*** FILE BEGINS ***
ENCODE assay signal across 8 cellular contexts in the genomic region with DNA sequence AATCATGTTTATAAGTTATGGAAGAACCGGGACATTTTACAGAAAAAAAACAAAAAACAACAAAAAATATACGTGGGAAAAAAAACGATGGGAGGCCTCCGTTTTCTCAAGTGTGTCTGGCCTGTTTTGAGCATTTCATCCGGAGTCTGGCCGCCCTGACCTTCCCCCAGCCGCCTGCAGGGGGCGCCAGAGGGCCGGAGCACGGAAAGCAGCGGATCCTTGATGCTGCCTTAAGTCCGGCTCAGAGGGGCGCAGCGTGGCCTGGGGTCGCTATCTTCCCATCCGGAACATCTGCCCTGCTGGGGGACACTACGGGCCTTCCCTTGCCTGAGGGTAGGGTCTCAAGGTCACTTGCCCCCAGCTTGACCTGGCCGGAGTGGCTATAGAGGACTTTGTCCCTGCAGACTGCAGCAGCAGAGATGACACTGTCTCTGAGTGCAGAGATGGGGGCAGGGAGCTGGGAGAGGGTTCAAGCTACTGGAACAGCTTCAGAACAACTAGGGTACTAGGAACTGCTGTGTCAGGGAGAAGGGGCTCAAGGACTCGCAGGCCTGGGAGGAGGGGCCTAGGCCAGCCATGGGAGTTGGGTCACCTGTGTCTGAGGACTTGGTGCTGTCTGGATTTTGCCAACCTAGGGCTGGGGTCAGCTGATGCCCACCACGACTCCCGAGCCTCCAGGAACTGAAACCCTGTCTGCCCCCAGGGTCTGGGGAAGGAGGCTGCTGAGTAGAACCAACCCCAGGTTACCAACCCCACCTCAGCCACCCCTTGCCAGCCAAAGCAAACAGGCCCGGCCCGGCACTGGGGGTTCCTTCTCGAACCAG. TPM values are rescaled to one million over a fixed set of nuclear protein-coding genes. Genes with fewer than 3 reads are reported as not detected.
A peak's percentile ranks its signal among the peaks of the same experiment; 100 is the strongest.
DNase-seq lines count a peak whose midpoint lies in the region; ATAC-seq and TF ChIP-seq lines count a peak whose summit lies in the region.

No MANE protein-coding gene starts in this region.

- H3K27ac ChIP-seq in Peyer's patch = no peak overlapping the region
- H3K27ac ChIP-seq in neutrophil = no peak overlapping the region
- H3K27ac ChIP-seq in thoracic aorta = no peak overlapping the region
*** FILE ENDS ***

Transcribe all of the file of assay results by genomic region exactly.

ENCODE assay signal across 8 cellular contexts in the genomic region with DNA sequence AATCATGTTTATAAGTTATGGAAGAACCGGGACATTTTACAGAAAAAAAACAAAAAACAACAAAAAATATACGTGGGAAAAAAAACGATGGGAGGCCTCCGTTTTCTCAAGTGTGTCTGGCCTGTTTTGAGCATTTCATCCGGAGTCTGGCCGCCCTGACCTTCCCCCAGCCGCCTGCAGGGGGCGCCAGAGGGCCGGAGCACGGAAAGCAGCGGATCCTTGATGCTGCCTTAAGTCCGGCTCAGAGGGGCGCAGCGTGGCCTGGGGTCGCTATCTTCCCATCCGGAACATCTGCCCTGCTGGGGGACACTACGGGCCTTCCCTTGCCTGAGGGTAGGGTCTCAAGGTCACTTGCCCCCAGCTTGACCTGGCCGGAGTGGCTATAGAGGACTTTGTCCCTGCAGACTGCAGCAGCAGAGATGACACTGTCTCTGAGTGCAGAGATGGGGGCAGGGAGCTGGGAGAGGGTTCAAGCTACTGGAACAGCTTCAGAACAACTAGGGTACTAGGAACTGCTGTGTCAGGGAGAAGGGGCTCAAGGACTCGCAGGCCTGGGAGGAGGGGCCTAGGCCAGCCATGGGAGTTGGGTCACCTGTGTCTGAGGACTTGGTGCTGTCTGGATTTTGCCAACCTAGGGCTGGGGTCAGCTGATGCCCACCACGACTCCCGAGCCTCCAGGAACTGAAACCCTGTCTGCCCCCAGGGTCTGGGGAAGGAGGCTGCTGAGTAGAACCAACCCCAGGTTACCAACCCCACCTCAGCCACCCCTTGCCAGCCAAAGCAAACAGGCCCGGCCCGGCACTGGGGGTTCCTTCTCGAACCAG. TPM values are rescaled to one million over a fixed set of nuclear protein-coding genes. Genes with fewer than 3 reads are reported as not detected.
A peak's percentile ranks its signal among the peaks of the same experiment; 100 is the strongest.
DNase-seq lines count a peak whose midpoint lies in the region; ATAC-seq and TF ChIP-seq lines count a peak whose summit lies in the region.

No MANE protein-coding gene starts in this region.

- H3K27ac ChIP-seq in Peyer's patch = no peak overlapping the region
- H3K27ac ChIP-seq in neutrophil = no peak overlapping the region
- H3K27ac ChIP-seq in thoracic aorta = no peak overlapping the region